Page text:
The Maryland economy got a shot in the arm this week with Lockheed Martin’s announcement that it is reopening a long-dormant production line at its Middle River facility while Sparks-based spice giant McCormick was spurned a second time in its bid to acquire a British food company.
Business writer Anamika Roy reported Thursday that the Bethesda-based global aerospace, defense, security and advanced technologies company expects to have between 150 and 200 employees and an extra 200 employees in support roles working on the manufacturing of the MK 41 Vertical Launching System, part of a $235.3 million contract with the U.S. Navy.
Both politicians and state officials at the facility’s ribbon-cutting event heralded the plant’s reopening as a sign of Maryland’s continued growth in manufacturing, building on gains made in the sector in 2015. Maryland manufacturers make up almost 6 percent of the state’s total output and employs nearly 4 percent of the state’s workforce, about 102,000 people. Approximately 25 more jobs will be created at the manufacturing facility over the next year.
Meanwhile, McCormick suffered strike two in its bid to acquire British food company Premier Foods PLC. Industry watchers say even though food giants such as the $12 billion McCormick pack a big punch financially, Premier would love to turn this negotiation dance into a full-blown bidding war.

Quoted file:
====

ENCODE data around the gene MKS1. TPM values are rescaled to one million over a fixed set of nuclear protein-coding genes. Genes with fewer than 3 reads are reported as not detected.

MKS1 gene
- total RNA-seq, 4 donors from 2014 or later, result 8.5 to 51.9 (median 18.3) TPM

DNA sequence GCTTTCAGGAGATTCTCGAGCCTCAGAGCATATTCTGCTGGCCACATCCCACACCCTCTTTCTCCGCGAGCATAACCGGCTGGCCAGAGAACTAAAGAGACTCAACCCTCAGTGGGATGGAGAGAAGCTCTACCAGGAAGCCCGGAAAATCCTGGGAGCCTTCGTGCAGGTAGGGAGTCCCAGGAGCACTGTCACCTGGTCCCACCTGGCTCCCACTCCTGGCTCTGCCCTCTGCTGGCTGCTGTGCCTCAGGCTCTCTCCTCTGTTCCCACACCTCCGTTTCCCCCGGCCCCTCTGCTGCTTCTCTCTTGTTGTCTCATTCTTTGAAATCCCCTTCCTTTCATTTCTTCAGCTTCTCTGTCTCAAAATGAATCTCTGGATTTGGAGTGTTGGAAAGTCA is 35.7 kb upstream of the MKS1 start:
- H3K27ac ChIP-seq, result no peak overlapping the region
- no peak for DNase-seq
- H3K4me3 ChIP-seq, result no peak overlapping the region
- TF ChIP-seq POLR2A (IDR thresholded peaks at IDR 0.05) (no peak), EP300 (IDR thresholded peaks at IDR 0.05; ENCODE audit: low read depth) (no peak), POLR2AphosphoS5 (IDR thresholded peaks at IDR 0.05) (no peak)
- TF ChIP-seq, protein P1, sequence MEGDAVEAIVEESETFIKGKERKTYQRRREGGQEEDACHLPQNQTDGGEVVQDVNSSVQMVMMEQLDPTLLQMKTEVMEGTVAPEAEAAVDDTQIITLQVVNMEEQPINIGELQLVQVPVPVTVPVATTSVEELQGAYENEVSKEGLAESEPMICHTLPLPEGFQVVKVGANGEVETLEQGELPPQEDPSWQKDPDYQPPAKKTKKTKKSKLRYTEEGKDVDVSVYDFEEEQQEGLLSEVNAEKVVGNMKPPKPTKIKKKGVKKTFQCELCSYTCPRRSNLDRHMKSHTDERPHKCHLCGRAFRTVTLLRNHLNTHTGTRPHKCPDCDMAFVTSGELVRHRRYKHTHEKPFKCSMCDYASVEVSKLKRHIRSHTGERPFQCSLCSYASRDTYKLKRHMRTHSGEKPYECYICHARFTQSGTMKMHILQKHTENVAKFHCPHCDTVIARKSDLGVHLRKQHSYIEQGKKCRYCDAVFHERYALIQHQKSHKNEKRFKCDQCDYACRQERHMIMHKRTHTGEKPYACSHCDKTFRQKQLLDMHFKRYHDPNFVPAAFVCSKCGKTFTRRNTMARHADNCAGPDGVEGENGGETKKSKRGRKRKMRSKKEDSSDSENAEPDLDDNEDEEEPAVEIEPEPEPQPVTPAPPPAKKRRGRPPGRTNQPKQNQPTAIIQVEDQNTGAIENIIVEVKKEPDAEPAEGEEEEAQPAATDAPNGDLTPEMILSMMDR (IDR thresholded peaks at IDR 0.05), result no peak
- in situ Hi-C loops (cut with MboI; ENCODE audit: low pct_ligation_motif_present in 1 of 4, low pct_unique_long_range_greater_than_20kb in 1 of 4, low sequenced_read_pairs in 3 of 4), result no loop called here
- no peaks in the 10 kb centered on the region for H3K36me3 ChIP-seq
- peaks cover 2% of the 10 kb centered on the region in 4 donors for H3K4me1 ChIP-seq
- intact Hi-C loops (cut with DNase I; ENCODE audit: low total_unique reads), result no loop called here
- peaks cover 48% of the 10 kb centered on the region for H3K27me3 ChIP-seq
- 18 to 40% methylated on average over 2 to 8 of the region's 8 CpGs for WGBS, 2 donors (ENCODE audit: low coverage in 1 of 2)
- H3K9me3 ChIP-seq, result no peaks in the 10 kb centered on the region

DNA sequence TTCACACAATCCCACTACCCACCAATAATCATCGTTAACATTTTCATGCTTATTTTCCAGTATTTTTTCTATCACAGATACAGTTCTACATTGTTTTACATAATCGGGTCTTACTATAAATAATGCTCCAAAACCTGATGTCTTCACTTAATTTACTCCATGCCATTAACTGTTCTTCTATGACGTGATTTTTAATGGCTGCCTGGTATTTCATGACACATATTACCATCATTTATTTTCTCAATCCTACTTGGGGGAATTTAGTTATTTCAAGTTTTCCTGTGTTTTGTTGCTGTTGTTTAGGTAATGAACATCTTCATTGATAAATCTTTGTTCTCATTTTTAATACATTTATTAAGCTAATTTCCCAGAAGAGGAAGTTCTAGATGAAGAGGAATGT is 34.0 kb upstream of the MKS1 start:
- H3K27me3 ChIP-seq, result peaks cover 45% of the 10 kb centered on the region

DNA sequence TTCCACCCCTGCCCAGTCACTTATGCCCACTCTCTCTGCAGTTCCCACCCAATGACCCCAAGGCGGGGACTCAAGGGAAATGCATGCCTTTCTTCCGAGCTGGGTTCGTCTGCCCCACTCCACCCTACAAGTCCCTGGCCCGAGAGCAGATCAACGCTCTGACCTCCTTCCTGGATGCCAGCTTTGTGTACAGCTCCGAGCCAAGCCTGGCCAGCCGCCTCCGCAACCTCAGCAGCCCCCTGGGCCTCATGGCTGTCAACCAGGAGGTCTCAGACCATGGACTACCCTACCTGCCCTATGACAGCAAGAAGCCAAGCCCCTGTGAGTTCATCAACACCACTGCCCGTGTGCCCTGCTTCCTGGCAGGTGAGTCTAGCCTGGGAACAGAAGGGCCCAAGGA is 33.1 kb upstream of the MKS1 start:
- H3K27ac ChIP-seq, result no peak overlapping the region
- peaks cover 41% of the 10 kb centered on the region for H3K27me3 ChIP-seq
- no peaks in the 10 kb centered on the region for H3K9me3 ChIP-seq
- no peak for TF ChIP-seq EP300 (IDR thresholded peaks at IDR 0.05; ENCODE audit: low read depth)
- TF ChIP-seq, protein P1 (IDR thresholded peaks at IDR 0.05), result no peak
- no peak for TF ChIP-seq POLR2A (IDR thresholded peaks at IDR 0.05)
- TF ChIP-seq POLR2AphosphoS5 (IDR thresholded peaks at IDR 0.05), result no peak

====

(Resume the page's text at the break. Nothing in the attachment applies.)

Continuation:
Analysts see McCormick’s pursuit of Premier as consistent with its acquisition strategy under former CEO Alan Wilson, who stepped down earlier this year. His successor, Lawrence E. Kurzius, has pledged to continue that strategy, but to what end remains to be seen.
The timing of Premier’s announcement that it was being pursued by McCormick suggested that the spice maker wanted to keep the news under wraps for a little while longer. The London company announced that McCormick wanted to buy them when it was the middle of the night in Baltimore – a clear sign interpreted by some analysts that Premier wants a bidding war, a process that McCormick has not routinely taken historically.